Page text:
to the lobby?

        Instead, what happens is that getting into this building is a real
        nuicence, often taking many minutes. Not to mention that giving some
        unknown receptionist my driver license is a *security risk* for me -
        who know what this receptionist can do with it, or what kind of
        simple "social engineering" can be used to get him to give over my id
        to a thief?


        --
        Nadav Har'El | Friday, Sep 22 2006, 29 Elul 5766
        nyh@... |-----------------------------------------
        Phone +972-523-790466, ICQ 13349191 |Someone offered you a cute little quote
        http://nadav.harel.org.il |for your signature? JUST SAY NO!
      • Arik Baratz
        ... I d say that some of the time it s used as an excuse, some of the time to create the allusion of security, and the rest of the time it s just because most
        Message 3 of 5 , Sep 21 5:21 PM
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          On 9/21/06, Nadav Har'El <nyh@...> wrote:

          > In my previous post on the subject I gave a few real-world examples of
          > people's awe and blind acceptance at the face of "security excuses".
          > Your post is unfortunately another example - where you blindly accept
          > from the "security" as a good excuse from the "first volunteer", for why we
          > should accept the system he designed, even if it doesn't do what we need
          > it to do.

          I'd say that some of the time it's used as an excuse, some of the time
          to create the allusion of security, and the rest of the time it's just
          because most people don't really understand security.

          An example for the first is airliners requiring an ID to board a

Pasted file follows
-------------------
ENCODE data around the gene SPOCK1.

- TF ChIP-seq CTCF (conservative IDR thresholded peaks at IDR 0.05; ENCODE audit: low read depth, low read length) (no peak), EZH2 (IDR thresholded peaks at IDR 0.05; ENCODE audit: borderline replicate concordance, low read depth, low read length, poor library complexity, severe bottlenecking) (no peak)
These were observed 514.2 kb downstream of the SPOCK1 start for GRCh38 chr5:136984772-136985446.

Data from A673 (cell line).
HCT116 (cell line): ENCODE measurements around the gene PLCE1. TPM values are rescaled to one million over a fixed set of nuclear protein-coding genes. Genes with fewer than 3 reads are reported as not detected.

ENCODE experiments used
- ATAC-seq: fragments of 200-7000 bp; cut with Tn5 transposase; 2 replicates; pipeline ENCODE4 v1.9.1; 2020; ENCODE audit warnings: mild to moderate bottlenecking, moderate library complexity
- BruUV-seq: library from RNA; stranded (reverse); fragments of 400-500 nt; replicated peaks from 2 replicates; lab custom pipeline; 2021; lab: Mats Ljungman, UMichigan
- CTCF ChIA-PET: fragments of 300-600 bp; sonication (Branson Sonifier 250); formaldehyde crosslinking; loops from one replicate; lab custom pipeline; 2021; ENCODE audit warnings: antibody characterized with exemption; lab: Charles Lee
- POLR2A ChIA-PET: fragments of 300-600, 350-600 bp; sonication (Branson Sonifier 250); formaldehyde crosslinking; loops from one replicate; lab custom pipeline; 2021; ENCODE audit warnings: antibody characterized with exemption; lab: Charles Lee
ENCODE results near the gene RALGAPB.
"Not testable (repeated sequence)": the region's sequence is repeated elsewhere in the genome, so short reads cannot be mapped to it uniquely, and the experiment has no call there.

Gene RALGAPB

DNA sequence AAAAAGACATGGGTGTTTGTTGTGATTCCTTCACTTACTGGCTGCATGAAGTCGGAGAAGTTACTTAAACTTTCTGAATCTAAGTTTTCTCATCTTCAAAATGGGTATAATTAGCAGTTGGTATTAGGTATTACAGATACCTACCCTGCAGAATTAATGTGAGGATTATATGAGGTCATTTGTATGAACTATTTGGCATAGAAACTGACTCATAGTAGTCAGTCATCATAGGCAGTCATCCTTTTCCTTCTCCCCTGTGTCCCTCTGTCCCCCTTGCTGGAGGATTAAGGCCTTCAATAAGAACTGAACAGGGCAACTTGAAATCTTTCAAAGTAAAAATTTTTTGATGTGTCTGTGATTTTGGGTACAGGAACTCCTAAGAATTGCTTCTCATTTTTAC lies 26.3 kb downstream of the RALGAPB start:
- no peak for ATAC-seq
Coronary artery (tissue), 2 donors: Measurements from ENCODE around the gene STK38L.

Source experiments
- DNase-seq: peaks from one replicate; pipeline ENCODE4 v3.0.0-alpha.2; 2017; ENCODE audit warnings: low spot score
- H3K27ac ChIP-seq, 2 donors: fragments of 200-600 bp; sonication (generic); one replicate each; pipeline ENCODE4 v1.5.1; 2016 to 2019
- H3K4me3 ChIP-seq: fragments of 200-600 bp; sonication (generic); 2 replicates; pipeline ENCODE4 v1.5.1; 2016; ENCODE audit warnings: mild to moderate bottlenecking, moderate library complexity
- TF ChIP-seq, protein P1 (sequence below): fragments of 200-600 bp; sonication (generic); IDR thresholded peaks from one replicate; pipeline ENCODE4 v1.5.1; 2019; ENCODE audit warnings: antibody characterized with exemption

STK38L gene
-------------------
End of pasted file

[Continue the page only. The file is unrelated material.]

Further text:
plane. The airliners want to prevent the ticket resale market so they
          jumped on the Sept. 11th bandwagon and enforce security checks.

          An example for the second is the TSA, which checks are so useless a
          researcher managed to get all the components of a bomb aboard an
          airplane and assemble it in 15 minutes in the toilets. Twice. They
          just search for the wrong things. A few days after Sept. 11th I flew
          back from the US to Israel. The guy was going through my luggage and I
          asked him, what are you looking for? He told me that they just told
          him to browse through people's bag, and he got zero instructions on
          what to look for. It does look very elaborate, though.

          And an example of the 3rd is the check in to buildings where you have
          to sign your name. Absolutely no incentive for me to sign my real
          name. Sometime they check your ID and then allow you to sign in...
          yourself... and they don't verify that the name you signed in with is
          the actual name on your ID.

          Yet in the right context you can claim that X is more secure than Y.
          There are many assumptions involved, and all in all, there are things
          that, all else being equal, are more secure.

          -- Arik
        • Omer Zak
          Apparently passions about the story are still hot around the nonprofit in question. Anyway, I duly notice the diversion (change of topic) in the discussion -
          Message 4 of 5 , Sep 21 9:51 PM
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            Apparently passions about the story are still hot around the nonprofit
            in question. Anyway, I duly notice the diversion (change of topic) in
            the discussion - from discussion of wheel reinvention vs. NIH to
            management of security.

            I am cross-posting this also to discussions@..., because the
            altered topic is more appropriate to Hamakor discussions than to the
            general philosophical atmosphere of Hackers-IL.

            On Fri, 2006-09-22 at 02:06 +0300, Nadav Har'El wrote:
            > On Thu, Sep 21, 2006, Omer Zak wrote about "[hackers-il] The wheel reinvention mystery":
            > > A recent argument in Hamakor prompted me to consider the general
            > > question why would people sometimes prefer not to reinvent the wheel,
            > > and why would they be enthusiastic about reinventing the wheel.
            > >
            > > http://tddpirate.livejournal.com/63135.html
            >
            > I posted my opinion on your post in your blog (under the heading "you're